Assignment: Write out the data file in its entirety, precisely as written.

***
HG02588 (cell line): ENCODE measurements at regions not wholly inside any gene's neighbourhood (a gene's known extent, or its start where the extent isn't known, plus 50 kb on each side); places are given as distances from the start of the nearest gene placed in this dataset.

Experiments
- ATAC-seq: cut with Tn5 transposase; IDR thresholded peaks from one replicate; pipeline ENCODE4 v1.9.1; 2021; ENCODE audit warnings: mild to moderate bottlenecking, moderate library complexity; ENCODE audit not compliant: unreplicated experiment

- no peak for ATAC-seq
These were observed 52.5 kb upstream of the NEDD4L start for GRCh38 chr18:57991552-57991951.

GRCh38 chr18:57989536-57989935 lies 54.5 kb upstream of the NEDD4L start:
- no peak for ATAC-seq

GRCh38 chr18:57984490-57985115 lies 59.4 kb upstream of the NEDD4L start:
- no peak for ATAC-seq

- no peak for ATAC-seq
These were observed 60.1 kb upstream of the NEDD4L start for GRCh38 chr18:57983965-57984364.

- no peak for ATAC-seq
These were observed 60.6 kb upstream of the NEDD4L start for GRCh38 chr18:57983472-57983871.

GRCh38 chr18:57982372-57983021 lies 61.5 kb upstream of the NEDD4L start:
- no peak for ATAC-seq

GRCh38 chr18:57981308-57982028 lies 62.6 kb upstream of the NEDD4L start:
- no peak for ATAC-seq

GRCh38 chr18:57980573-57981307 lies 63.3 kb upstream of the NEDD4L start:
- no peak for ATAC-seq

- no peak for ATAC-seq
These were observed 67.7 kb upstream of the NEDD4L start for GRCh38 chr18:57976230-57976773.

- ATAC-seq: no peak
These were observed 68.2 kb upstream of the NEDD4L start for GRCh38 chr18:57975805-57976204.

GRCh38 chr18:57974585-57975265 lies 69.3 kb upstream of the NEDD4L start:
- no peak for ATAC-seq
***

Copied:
HG02588 (cell line): ENCODE measurements at regions not wholly inside any gene's neighbourhood (a gene's known extent, or its start where the extent isn't known, plus 50 kb on each side); places are given as distances from the start of the nearest gene placed in this dataset.

Experiments
- ATAC-seq: cut with Tn5 transposase; IDR thresholded peaks from one replicate; pipeline ENCODE4 v1.9.1; 2021; ENCODE audit warnings: mild to moderate bottlenecking, moderate library complexity; ENCODE audit not compliant: unreplicated experiment

- no peak for ATAC-seq
These were observed 52.5 kb upstream of the NEDD4L start for GRCh38 chr18:57991552-57991951.

GRCh38 chr18:57989536-57989935 lies 54.5 kb upstream of the NEDD4L start:
- no peak for ATAC-seq

GRCh38 chr18:57984490-57985115 lies 59.4 kb upstream of the NEDD4L start:
- no peak for ATAC-seq

- no peak for ATAC-seq
These were observed 60.1 kb upstream of the NEDD4L start for GRCh38 chr18:57983965-57984364.

- no peak for ATAC-seq
These were observed 60.6 kb upstream of the NEDD4L start for GRCh38 chr18:57983472-57983871.

GRCh38 chr18:57982372-57983021 lies 61.5 kb upstream of the NEDD4L start:
- no peak for ATAC-seq

GRCh38 chr18:57981308-57982028 lies 62.6 kb upstream of the NEDD4L start:
- no peak for ATAC-seq

GRCh38 chr18:57980573-57981307 lies 63.3 kb upstream of the NEDD4L start:
- no peak for ATAC-seq

- no peak for ATAC-seq
These were observed 67.7 kb upstream of the NEDD4L start for GRCh38 chr18:57976230-57976773.

- ATAC-seq: no peak
These were observed 68.2 kb upstream of the NEDD4L start for GRCh38 chr18:57975805-57976204.

GRCh38 chr18:57974585-57975265 lies 69.3 kb upstream of the NEDD4L start:
- no peak for ATAC-seq